We might think that we know our closest celestial neighbour well, but it's kept one secret hidden until now: it's not round. In fact, it's shaped like a lemon.
New research, published in Nature this week, reveals that the moon is less like a ball and more like squashed sphere, with a distinct lump. Ian Garrick-Bethell, one of the researchers involved in the new finding, claims that in fact it's "like a lemon with an equatorial bulge." If that's hard to picture, imagine taking a water balloon and spinning on its axis: the rotation causes it to flatten out slightly, and that's how the moon looks.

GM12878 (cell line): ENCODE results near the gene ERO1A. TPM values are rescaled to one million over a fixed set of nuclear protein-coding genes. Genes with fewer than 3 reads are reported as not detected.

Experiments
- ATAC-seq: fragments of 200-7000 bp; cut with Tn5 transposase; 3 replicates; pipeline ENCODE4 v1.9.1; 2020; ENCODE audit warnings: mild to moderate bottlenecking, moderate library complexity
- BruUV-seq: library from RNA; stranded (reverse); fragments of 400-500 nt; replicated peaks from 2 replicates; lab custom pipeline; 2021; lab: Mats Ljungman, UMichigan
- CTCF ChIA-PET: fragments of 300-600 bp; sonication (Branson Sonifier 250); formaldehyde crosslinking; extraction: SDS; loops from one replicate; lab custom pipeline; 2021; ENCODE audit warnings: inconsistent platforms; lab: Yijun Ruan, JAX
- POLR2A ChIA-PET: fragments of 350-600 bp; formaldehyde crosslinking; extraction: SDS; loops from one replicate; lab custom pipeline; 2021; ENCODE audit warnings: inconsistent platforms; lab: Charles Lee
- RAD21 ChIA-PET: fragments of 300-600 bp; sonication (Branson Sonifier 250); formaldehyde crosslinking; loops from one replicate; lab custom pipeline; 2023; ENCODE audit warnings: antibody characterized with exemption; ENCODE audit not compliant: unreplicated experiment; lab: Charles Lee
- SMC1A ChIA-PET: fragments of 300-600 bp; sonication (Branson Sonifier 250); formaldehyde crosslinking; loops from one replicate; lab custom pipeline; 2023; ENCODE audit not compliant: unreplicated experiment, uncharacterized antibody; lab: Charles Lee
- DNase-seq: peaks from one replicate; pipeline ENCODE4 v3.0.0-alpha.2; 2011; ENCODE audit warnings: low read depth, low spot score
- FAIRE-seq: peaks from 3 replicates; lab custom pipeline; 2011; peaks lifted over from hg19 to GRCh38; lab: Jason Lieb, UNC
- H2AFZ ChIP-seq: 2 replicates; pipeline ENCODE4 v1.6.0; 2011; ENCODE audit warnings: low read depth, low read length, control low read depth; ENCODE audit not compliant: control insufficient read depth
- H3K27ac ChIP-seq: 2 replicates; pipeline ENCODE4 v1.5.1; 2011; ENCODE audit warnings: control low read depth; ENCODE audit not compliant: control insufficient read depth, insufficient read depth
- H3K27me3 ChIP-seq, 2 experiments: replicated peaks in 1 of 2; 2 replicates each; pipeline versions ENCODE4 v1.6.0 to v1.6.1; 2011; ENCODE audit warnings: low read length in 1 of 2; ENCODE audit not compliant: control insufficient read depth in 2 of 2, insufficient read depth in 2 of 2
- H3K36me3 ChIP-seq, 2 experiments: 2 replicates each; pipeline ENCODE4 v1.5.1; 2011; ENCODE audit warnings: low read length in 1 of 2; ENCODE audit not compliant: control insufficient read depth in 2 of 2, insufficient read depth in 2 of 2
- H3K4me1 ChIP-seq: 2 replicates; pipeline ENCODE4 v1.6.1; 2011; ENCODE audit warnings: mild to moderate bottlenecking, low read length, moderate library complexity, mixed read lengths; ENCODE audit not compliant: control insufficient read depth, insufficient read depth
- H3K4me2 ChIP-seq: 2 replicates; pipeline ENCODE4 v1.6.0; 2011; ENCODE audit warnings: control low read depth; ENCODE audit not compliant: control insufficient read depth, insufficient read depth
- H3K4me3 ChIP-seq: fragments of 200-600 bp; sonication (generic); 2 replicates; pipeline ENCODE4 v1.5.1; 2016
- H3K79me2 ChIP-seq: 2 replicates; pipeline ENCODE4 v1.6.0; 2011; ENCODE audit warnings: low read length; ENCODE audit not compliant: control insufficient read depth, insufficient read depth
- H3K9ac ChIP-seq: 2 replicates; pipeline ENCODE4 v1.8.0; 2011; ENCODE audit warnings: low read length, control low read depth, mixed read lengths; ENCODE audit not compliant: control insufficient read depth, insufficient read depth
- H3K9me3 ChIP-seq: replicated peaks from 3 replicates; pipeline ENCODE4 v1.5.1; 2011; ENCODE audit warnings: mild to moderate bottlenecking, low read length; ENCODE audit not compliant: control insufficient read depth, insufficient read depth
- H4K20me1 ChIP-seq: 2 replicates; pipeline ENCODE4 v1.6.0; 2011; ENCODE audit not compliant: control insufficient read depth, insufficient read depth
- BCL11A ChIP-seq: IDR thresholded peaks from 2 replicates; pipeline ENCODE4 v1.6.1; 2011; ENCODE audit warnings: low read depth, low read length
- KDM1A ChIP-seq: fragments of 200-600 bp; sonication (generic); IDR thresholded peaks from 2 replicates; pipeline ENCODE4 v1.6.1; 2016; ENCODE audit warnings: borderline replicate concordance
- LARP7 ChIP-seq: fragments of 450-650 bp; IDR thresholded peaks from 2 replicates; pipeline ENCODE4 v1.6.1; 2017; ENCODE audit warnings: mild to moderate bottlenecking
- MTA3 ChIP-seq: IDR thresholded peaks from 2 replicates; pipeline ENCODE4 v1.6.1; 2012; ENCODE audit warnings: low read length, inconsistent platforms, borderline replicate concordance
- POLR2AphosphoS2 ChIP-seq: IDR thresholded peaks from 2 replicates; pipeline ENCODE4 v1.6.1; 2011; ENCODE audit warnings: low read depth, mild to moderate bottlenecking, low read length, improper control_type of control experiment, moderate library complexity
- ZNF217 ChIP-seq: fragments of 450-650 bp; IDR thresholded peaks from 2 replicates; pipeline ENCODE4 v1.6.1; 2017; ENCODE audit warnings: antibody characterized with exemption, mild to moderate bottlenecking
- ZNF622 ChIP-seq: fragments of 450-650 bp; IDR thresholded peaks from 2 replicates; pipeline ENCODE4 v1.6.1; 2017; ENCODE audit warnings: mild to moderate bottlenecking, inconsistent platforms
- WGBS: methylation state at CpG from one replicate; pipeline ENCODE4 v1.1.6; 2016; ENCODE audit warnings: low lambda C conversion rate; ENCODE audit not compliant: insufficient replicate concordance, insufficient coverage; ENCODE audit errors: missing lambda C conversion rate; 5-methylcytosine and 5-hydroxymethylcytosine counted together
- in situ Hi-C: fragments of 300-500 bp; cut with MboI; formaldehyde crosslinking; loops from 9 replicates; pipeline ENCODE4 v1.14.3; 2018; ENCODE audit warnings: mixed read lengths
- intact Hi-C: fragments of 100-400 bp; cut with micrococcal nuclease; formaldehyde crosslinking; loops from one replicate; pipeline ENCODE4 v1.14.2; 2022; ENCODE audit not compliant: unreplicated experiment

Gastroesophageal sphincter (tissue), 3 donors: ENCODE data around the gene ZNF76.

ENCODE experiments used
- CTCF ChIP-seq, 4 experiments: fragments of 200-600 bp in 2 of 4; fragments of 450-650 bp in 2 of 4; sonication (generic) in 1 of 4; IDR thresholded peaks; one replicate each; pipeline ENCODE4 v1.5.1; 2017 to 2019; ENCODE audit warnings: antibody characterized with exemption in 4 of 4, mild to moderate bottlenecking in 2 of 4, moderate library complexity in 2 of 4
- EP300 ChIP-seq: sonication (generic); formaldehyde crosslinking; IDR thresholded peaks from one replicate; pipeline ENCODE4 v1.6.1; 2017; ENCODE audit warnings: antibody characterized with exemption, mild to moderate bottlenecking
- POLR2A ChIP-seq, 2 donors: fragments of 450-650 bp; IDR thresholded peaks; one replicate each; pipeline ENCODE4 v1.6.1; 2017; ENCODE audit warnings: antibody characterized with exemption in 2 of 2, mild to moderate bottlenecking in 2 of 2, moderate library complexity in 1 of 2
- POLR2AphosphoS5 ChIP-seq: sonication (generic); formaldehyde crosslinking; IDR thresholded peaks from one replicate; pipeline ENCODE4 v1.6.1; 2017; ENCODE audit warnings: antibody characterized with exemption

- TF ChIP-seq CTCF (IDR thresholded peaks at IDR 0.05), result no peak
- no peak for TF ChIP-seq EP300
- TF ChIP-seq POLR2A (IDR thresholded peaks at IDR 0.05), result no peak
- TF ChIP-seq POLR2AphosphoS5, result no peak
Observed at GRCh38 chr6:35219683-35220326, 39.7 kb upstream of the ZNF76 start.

All the measurements required to reach this finding were gathered using a laser altimeter to create maps of the moon's surface with unprecedented detail. From there, researchers were able to calculate the true topography of the moon, and understand its actual shape. Such attempts in the past have been hindered by the rough nature of the rocky satellite's surface.
So why is it that the moon isn't a perfect sphere? The researchers, from University of California, Santa Cruz, suggest that it's probably down to tidal heating which took place when the moon was much younger. Essentially, the orbital forces between Earth and moon could have generated friction in the moon's interior, causing it to deform into the shape it currently exhibits. As the moon's orbit grew larger, the forces reduced, but the shape remained. [Nature via NYT via TheVerge]